When Rory tells someone that he’s been “the best” sort of father—one who’s given his kids comfort and security and has “never laid a hand on them and never would”—he’s told that, really, that’s hardly something to brag about. A father should be more than just a provider. And when Rory protests that he’s a better father than the one he had, the same guy (who feels a bit like a stern, shadowy sage of sorts) says that that’s no excuse.
“We have to give our kids more than we had,” he says. “That’s life. Sort yourself out, mate. Get a job. Make a wage. You’ll be all right.”
Will he be all right? The movie’s finale is understated, inconclusive … and hopeful. And that’s all I’d like to say about it here.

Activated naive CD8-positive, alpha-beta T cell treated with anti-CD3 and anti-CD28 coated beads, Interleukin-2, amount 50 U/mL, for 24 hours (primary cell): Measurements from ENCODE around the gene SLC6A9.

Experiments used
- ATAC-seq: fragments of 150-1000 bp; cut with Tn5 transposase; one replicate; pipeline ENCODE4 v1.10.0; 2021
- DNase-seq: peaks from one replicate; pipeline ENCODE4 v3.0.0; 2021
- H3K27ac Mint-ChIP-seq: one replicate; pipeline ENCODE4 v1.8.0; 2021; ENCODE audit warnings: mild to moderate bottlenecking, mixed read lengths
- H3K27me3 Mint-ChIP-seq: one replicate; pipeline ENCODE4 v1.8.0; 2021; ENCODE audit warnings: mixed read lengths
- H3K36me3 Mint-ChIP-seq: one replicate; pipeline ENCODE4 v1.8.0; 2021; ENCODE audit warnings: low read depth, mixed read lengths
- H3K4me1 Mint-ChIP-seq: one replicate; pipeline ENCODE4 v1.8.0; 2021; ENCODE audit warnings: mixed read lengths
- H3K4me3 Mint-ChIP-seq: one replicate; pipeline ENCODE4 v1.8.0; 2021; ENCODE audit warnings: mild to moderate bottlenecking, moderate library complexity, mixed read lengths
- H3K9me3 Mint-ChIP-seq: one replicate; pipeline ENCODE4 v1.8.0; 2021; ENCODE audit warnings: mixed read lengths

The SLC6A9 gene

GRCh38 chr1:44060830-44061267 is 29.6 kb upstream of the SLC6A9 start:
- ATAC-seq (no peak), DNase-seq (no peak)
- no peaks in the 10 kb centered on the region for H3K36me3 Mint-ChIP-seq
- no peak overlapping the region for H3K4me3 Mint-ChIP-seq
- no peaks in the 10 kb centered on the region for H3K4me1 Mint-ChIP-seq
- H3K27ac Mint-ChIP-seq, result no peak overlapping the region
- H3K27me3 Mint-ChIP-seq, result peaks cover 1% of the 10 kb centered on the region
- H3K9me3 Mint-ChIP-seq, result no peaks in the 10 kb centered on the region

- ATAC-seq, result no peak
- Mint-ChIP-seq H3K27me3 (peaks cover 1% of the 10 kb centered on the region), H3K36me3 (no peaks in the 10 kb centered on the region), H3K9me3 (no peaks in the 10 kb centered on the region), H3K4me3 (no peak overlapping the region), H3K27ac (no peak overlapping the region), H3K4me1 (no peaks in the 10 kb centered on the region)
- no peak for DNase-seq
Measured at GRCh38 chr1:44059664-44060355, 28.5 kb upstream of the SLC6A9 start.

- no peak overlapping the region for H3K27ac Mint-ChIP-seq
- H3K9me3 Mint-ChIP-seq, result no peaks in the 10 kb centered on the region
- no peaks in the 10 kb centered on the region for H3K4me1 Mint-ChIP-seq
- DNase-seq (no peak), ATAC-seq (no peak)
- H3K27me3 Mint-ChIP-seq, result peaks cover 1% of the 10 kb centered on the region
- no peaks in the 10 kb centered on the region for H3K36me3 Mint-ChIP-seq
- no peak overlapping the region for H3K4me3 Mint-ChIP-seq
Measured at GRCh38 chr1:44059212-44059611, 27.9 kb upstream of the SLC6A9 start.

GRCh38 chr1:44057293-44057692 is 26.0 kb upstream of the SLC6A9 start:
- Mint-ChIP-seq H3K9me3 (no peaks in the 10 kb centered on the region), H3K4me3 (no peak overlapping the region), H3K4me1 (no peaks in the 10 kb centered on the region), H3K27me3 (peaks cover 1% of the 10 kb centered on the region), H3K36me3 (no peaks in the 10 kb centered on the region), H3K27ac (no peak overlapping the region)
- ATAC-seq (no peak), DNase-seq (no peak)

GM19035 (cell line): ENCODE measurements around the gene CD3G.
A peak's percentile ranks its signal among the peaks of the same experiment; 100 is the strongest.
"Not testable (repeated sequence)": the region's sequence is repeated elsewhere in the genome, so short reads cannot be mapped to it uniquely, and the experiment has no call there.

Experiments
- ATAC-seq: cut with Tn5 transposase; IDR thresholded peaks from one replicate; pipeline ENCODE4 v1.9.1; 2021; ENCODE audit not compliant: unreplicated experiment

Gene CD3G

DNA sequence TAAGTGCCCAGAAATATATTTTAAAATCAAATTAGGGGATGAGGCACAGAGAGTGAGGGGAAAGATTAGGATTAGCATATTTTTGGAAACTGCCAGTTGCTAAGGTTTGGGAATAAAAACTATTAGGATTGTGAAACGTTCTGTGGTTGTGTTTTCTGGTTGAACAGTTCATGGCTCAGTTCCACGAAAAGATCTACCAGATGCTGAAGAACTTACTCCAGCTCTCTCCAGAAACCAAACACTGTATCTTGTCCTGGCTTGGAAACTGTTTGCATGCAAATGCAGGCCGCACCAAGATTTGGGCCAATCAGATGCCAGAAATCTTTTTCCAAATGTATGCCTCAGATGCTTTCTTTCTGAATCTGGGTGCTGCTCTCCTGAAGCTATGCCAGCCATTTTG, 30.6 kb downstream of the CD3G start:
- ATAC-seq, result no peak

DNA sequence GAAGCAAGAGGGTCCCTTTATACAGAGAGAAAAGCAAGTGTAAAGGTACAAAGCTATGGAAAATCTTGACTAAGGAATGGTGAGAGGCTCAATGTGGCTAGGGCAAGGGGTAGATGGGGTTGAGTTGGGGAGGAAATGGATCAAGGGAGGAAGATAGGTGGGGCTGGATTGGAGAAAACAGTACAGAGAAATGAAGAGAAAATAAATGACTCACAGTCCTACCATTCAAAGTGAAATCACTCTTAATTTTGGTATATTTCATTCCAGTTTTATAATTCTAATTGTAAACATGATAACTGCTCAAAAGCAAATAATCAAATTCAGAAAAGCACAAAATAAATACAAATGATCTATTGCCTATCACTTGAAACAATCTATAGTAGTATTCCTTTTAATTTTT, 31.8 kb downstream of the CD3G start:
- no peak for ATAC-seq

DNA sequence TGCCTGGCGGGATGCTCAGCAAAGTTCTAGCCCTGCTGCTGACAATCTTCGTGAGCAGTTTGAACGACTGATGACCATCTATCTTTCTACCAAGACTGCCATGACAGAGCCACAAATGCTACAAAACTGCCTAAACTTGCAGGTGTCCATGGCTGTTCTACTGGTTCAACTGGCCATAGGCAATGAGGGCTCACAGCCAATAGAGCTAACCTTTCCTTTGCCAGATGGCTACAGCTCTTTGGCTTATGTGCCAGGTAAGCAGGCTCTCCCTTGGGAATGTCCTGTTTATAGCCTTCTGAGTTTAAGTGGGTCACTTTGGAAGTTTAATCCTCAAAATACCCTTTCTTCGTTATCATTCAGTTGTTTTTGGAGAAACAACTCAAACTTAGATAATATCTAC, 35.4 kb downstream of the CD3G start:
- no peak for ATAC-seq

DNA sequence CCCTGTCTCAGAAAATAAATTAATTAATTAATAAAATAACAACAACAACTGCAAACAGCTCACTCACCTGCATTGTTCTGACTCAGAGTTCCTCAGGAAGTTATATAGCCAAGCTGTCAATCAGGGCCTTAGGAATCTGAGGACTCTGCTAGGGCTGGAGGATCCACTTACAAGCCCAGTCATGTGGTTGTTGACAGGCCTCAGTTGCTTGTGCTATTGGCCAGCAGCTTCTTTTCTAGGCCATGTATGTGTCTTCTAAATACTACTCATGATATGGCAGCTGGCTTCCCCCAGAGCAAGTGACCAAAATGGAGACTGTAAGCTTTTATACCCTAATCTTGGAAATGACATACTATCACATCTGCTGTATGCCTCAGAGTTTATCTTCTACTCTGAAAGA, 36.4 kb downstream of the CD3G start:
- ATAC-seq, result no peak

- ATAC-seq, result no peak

As the unexpected sage I mentioned above listens to Rory complain about his life, the man asks Rory if he has children. When Rory says he that does, the man says, “Then what you going on for then? It’s the only thing that matters. The only thing we were put on this earth for. Well, that and football.”
We see St. Paul’s Cathedral in the distance. Rory is referred to as a “prodigal son.” Allison sees what seems to be an animal that passed on sometime before. Both Allison and Ben seem to be pretty freaked out by the house: We can only assume that both secretly suspect it might be haunted.
Rory and Allison have sex shortly after they move to their Surrey manor. We see them on, and in, bed together, obviously engaged in raucous intimacy that includes breast nudity. Later, we again see Allison partly undressed, wearing a pair of panties and an unbuttoned shirt that exposes her chest. She pulls the shirt closer to her as the two begin to talk about something a bit more serious.